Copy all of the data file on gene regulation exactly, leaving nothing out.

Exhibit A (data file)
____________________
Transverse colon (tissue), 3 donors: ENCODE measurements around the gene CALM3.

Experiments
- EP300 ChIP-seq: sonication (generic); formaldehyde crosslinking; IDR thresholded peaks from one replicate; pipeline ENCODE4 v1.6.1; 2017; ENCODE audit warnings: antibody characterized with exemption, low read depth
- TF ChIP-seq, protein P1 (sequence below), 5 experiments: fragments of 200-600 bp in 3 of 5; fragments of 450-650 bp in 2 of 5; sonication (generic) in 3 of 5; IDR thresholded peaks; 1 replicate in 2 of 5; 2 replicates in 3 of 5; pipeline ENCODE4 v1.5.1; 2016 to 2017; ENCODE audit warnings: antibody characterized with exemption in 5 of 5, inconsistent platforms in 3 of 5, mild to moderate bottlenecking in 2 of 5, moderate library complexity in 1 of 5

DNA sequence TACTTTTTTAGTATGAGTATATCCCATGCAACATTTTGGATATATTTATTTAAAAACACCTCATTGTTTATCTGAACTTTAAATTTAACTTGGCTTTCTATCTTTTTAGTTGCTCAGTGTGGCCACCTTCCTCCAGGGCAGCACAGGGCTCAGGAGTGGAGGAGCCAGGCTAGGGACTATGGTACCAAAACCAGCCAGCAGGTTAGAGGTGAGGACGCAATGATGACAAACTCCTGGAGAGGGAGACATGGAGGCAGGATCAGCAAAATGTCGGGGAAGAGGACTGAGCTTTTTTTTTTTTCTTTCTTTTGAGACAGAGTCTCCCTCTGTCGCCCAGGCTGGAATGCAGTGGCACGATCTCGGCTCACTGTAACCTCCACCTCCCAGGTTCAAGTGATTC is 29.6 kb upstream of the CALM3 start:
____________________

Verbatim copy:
Transverse colon (tissue), 3 donors: ENCODE measurements around the gene CALM3.

Experiments
- EP300 ChIP-seq: sonication (generic); formaldehyde crosslinking; IDR thresholded peaks from one replicate; pipeline ENCODE4 v1.6.1; 2017; ENCODE audit warnings: antibody characterized with exemption, low read depth
- TF ChIP-seq, protein P1 (sequence below), 5 experiments: fragments of 200-600 bp in 3 of 5; fragments of 450-650 bp in 2 of 5; sonication (generic) in 3 of 5; IDR thresholded peaks; 1 replicate in 2 of 5; 2 replicates in 3 of 5; pipeline ENCODE4 v1.5.1; 2016 to 2017; ENCODE audit warnings: antibody characterized with exemption in 5 of 5, inconsistent platforms in 3 of 5, mild to moderate bottlenecking in 2 of 5, moderate library complexity in 1 of 5

DNA sequence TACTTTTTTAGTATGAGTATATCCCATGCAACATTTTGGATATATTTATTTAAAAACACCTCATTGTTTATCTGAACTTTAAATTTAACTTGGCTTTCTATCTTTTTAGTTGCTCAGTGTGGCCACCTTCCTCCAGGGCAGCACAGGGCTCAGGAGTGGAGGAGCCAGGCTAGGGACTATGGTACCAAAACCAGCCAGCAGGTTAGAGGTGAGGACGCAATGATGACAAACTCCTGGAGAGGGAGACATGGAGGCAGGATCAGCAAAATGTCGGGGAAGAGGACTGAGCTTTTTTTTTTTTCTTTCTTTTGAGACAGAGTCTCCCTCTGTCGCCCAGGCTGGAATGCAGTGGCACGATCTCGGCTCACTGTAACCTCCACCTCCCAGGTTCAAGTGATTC is 29.6 kb upstream of the CALM3 start: